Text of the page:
State’s Public-Private Partnership Provides Immediate Care to Georgians During COVID-19 Crisis

Staff Report From Georgia CEO

Wednesday, October 28th, 2020

It was Tuesday morning, March 24. While most Georgians were still learning about a deadly new virus that just landed on American shores, the South Georgia town of Albany had suddenly become the world’s fourth largest epicenter of Covid-19 patients.

About 183 Covid-19 patients were at Phoebe Putney Hospital and more were coming in by the hour. 

“It was completely stressing the system,” said Scott Steiner, President and Chief Executive Officer of Phoebe Putney Health System. “We thought we would be like most rural areas and get just a little bit of it. But people were coming in super sick. 

“This was more death than most people ever imagine,” Steiner said. “Healthcare workers are trained to save lives. There were some days we thought we weren’t going to make it four more hours.”

But four more hours they did make it. Hospitals like Phoebe Putney and other hotspots around the state say it was because Gov. Brian Kemp, the Department of Community Health (DCH) and other state agencies stepped forward with a coordinated, public-private partnership that may have kept Georgia facilities from experiencing a disaster.

It was perhaps a textbook model of a public-private partnership the likes the state has never seen as Georgia officials mobilized private providers to offer much-needed supplies, staffing and medications to the frontline battle against Covid-19 at a moment’s notice.

Here, state government served as a clearinghouse while hospitals and long-term care facilities were able to concentrate on treating and caring for desperately ill patients.

“If there was ever a demonstration of a public-private partnership that has gone unbelievably well, this is it,” said Frank Berry, Commissioner of the Department of Community Health. “We had one purpose: to save people’s lives, and this has been a model for how we do it.”

Just days before, the Georgia Legislature granted the governor emergency powers to suspend procedures that would delay managing an urgent situation like this pandemic. 

With emergency powers, the state did not have to undergo a lengthy procurement process for products or services to save lives. Hospital executives, nursing home administrators and state officials say the expedient nature in which the state acted likely saved many lives.

“The last thing we wanted was for frontline workers to have expected the cavalry to come and the cavalry never came,” Berry said.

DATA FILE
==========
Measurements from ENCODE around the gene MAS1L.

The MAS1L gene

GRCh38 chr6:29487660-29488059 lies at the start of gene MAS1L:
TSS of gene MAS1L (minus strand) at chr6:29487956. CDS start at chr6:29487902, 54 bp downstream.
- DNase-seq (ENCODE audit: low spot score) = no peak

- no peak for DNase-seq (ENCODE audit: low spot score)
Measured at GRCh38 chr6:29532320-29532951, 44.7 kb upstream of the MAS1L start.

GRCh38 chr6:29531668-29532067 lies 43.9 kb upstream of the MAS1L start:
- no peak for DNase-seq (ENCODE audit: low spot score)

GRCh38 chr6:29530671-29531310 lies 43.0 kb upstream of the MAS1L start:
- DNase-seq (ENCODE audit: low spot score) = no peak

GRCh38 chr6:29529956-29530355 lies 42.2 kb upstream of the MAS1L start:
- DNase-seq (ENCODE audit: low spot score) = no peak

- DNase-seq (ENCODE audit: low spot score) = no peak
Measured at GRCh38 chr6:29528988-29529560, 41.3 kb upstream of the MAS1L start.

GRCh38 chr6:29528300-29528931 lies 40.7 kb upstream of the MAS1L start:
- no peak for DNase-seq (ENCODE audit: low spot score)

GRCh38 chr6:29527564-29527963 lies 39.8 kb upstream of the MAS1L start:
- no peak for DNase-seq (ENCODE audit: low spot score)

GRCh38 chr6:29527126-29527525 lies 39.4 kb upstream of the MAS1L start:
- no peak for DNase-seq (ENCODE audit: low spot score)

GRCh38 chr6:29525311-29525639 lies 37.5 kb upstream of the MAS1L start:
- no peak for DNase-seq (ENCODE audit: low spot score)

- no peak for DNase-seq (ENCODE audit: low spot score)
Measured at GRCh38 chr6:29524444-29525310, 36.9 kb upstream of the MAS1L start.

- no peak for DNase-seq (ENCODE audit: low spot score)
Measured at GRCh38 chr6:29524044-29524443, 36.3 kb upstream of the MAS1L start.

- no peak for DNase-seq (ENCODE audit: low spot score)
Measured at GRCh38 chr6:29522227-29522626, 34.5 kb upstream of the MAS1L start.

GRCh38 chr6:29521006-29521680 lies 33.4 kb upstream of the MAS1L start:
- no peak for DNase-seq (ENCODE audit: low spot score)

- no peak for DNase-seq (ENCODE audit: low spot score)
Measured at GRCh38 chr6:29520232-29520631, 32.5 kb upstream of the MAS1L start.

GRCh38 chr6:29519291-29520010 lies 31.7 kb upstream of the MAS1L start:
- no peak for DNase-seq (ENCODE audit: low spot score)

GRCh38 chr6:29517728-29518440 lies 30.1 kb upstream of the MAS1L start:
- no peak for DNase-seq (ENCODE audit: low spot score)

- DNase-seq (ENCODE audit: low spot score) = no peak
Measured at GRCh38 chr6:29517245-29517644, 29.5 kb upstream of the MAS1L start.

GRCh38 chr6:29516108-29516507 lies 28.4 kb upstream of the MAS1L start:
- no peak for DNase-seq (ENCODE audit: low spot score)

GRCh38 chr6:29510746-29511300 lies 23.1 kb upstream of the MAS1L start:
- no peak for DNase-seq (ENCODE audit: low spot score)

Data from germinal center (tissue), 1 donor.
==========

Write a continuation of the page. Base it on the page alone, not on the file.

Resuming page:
Those who saw very sick patients – and still see COVID patients today – said it was an approach that paid off.

“We value the heck out of our partners who got this for us, particularly Gov. Kemp and his team,” Albany’s Steiner said.

DCH took on the role as a liaison with a private company to find healthcare workers and support staff for hospitals, new medical units and nursing homes. The Georgia Emergency Management Agency (GEMA) reached out to companies to find personal protective equipment (PPE) such as gloves, masks and gowns while the Georgia Department of Public Health sent a team of epidemiologists to work with hospitals and long-term care facilities on infection prevention and control, and to facilitate COVID-19 testing and contact tracing in local communities. 

State officials asked Georgia-based Jackson Healthcare for staffing support on a Sunday and the first nurses arrived to Albany by Thursday – something that was made possible by state officials working together under emergency powers to quickly identify the right partner to serve Georgians in one of their greatest hours of need.

“Our home state was in the midst of the biggest healthcare crisis it has ever seen, and we did everything possible to put Georgia patients first and get support staff to the front lines in record time,” said Shane Jackson, President of Jackson Healthcare. “We send doctors and nurses all over the country every day, but the state’s rapid decision-making was the most organized and thorough we saw anywhere.”

DCH actually contracted with a subsidiary of Jackson Healthcare – the Southeast’s largest healthcare staffing company –– to place physicians, nurses, respiratory therapists, pharmacists and a host of other medical staff to temporarily fill in for COVID-infected personnel at community hospitals and nursing homes.